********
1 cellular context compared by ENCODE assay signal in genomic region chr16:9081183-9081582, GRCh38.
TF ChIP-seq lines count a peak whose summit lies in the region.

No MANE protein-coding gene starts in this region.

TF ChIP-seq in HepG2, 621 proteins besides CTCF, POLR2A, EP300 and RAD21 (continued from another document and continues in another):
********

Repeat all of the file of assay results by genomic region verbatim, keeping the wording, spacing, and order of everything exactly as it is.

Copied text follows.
1 cellular context compared by ENCODE assay signal in genomic region chr16:9081183-9081582, GRCh38.
TF ChIP-seq lines count a peak whose summit lies in the region.

No MANE protein-coding gene starts in this region.

TF ChIP-seq in HepG2, 621 proteins besides CTCF, POLR2A, EP300 and RAD21 (continued from another document and continues in another):